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Thornville driveway can continue

THORNVILLE – A Thorn Hill resident may continue working on his driveway, even though its construction will create a pond on his village property, the Thornville Planning and Zoning Board decided Monday night.

“It’s not going to be a mosquito pit,” promised resident Mike Mohler, whose new driveway will dam a stream on his property and create a three-fourths acre pond. The village told Mohler to stop construction of the driveway a few months ago because the village does not allow new ponds within its limits. However, Mohler has some unusual circumstances.

Zoning Inspector Melissa Brofford explained Wednesday that Mohler purchased a 27-acre parcel in the Thorn Hill subdivision that was originally slated to be divided into several lots. But, since the Great Recession’s housing crunch, the developer opted to sell the parcel as one huge lot, on which Mohler plans to build one home. “That is our largest home site,” said Brofford. She said it just happens that his 1,500 feet driveway crosses a stream and Mohler decided he’d rather build a dike than worry about a bridge or culvert. Brofford said when Mohler’s permit was issued there were no restrictions on driveways and his permit is still valid. “He’s not creating a pond to create a pond,” she said. The pond is only a result of the driveway construction. Mohler said his neighbors didn’t object to the pond.

“(Mohler’s) lot has special conditions that other properties within the village don’t have,” said Mayor Gavin Renner Wednesday. He said Mohler has a lot of terrain, including a ravine that runs directly through a portion of the property. This ravine collects storm run-off water from property owners upstream and drains down toward a creek.

“In order for him to build his driveway to access his property he will have to cross the ravine as was shown on the permit,” said Renner. “He chose to build a dike across the narrow portion of the ravine and put in an overflow.”

Renner said that since the overflow is higher than the current route of the ravine it’s likely that rainwater will be retained behind the dike to create a pond. He said Mohler had contacted the Perry County Soil and Water Conservation District office and discussed his plans. Mohler provided Thornville a letter from the PCS&W department indicating that “there is no concerns at all that the constructed pond could cause any flooding or inundation by water of property beyond the ground owned by (Mohler)”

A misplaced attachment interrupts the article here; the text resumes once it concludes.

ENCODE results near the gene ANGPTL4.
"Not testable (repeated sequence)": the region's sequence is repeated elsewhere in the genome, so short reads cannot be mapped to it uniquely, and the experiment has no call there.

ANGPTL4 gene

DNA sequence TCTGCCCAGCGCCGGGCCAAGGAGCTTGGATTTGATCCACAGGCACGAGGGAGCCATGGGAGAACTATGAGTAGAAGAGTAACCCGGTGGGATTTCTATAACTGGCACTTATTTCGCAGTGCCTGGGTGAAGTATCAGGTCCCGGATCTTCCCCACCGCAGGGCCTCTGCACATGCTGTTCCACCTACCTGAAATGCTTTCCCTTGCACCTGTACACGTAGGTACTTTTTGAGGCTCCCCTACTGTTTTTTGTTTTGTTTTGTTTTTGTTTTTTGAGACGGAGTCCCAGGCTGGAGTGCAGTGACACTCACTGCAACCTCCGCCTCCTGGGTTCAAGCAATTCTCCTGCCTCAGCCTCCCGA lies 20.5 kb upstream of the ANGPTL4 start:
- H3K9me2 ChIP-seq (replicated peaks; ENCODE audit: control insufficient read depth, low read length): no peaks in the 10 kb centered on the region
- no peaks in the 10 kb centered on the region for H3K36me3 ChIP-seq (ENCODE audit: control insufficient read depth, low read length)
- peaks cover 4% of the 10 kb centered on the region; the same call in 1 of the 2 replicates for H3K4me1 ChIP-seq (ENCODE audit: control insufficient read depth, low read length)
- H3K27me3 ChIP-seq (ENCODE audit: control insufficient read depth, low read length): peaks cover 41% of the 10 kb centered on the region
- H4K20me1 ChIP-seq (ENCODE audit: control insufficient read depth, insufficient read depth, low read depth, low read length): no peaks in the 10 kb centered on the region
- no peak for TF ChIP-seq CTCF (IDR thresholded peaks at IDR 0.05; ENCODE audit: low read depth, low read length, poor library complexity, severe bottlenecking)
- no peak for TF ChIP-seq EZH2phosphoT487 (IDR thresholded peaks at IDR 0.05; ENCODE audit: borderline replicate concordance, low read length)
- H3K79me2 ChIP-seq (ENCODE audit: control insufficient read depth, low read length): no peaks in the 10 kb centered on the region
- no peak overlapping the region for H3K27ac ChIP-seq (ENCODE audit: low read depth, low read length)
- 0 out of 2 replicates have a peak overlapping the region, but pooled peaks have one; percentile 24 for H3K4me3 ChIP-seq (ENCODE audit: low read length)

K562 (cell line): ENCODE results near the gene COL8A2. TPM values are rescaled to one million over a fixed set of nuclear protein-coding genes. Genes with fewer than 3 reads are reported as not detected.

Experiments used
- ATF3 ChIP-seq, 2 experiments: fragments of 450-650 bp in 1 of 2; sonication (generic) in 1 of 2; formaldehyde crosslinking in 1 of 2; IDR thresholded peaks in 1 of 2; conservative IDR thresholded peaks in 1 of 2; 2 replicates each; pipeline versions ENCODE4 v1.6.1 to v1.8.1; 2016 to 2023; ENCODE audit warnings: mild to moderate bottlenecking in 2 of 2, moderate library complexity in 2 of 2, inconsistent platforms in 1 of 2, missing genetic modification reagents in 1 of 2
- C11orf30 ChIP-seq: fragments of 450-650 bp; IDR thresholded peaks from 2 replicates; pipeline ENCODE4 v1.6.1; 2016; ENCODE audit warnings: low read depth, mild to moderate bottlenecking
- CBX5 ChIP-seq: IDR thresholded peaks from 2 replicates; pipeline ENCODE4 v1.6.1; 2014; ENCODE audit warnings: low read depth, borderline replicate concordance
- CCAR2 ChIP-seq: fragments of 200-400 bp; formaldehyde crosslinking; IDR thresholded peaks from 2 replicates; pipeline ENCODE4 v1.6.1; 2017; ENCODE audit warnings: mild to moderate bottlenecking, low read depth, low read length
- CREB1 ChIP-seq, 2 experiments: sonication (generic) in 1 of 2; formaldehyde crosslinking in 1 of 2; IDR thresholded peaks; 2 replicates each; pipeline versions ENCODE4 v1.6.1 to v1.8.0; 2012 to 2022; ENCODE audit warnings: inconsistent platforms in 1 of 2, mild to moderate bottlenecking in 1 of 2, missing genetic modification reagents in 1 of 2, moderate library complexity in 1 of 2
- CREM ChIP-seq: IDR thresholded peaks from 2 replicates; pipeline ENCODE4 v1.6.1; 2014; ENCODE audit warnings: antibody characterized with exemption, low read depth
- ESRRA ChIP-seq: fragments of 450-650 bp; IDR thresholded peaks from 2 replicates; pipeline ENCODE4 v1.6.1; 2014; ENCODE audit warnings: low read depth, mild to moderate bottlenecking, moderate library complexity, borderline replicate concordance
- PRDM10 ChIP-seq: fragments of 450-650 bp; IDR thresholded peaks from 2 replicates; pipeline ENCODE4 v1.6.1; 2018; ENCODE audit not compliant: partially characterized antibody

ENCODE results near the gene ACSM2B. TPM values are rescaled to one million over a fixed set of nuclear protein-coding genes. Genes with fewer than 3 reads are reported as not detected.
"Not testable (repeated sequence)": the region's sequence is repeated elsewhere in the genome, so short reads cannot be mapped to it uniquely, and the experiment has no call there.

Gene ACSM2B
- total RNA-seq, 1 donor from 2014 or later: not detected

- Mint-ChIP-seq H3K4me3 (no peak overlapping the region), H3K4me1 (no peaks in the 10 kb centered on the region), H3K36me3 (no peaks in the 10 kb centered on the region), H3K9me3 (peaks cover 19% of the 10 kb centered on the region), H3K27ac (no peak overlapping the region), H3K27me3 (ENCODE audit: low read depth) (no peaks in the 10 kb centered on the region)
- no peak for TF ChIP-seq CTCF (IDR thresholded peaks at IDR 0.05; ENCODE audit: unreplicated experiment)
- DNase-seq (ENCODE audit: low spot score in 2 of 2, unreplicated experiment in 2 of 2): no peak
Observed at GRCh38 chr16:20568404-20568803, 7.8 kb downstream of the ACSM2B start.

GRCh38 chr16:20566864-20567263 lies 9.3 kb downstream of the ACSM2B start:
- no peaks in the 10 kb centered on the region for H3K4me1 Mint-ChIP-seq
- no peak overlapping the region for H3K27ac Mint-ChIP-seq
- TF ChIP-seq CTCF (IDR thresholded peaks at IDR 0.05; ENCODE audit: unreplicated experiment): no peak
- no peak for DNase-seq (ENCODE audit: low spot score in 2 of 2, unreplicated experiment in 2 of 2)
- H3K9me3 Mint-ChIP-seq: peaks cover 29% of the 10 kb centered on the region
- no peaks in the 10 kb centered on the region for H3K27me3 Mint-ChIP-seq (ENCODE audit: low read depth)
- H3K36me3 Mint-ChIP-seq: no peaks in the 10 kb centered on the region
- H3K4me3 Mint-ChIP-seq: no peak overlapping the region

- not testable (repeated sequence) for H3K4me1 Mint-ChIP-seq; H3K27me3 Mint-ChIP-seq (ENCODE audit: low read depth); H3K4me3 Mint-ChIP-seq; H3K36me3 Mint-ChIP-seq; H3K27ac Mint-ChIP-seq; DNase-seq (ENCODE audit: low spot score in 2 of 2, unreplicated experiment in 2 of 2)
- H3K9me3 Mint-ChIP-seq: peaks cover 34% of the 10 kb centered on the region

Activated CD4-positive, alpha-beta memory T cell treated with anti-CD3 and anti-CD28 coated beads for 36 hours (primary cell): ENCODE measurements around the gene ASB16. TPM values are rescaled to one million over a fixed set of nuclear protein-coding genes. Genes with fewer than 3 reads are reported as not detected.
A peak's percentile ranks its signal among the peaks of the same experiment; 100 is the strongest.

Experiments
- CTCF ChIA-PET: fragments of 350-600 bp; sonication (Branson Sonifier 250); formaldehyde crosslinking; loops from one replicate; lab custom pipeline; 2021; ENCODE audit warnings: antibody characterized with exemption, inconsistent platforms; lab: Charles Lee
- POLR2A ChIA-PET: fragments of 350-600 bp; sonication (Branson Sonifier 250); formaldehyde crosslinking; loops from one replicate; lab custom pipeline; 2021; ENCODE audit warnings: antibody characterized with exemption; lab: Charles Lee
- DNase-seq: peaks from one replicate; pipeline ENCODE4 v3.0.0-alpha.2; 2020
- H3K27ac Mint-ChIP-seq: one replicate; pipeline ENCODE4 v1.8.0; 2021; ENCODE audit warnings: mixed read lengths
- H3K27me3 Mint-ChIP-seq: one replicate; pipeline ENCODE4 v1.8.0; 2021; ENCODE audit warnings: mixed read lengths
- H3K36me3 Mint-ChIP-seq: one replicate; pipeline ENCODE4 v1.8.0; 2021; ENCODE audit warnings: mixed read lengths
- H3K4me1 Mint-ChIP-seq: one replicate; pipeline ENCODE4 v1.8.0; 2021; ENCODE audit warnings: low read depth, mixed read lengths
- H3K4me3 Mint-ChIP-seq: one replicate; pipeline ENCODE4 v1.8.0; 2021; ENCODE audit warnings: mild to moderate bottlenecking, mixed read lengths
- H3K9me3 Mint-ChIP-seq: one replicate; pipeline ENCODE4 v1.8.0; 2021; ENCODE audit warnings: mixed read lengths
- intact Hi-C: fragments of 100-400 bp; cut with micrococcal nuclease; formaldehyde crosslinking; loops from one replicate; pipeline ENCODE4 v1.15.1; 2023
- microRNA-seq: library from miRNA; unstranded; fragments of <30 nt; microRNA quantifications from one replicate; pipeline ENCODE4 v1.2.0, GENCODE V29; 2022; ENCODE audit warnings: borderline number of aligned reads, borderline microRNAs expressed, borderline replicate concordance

Renner said it’s Village Solicitor

Brian Zets’ opinion that the code Mohler had to comply with when his driveway permit was issued did not allow the village to review construction methods. The only criterion for review was the physical location of the driveway on the property. The driveway permit is still valid and the stop work order that Brofford issued against the creation of the pond – which is a product of Mohler’s legally permitted driveway – is not subject to village zoning control. Renner said Brofford will issue a letter to Mohler indicating that his stop work order is released and he may continue the construction of his driveway.

Renner said current ordinance dictates that all issues of zoning compliance and enforcement are for the zoning inspector to determine. The zoning inspector has the option to bringing any matter to the zoning board for review or comment. “At the meeting on Monday she exercised her option to get more input from the planning and zoning board explaining the issue and the opinion the village received from the Village Solicitor,” he said.

Mohler’s permit was still valid even though it had the wrong address listed. “I’d like to thank former council member and mayor Terry Lynn for pointing out the discrepancy,” said Renner. “In our zoning book, it outlines guidelines for completed applications. It specifies a parcel or description of the property. It doesn’t specify a street address for the property is required.” He said the zoning inspector and the village administrator work with the county to assign addresses and in this case there was an error with the address assigned. Brofford and Village Administrator Ron Koehler are working with the county to correct the address. “The application correctly lists the parcel number and legal description, which more accurately describe the property,” said Renner. “The zoning permit issued is for the correct parcel of land and thus the permit is valid despite the addressing error.”

Renner said the village has one opening for a resident planning commission member. This individual would have a vote on the board, hear issues and appeals related to zoning and participate in future planning for the village. Resumes are accepted at the village office.

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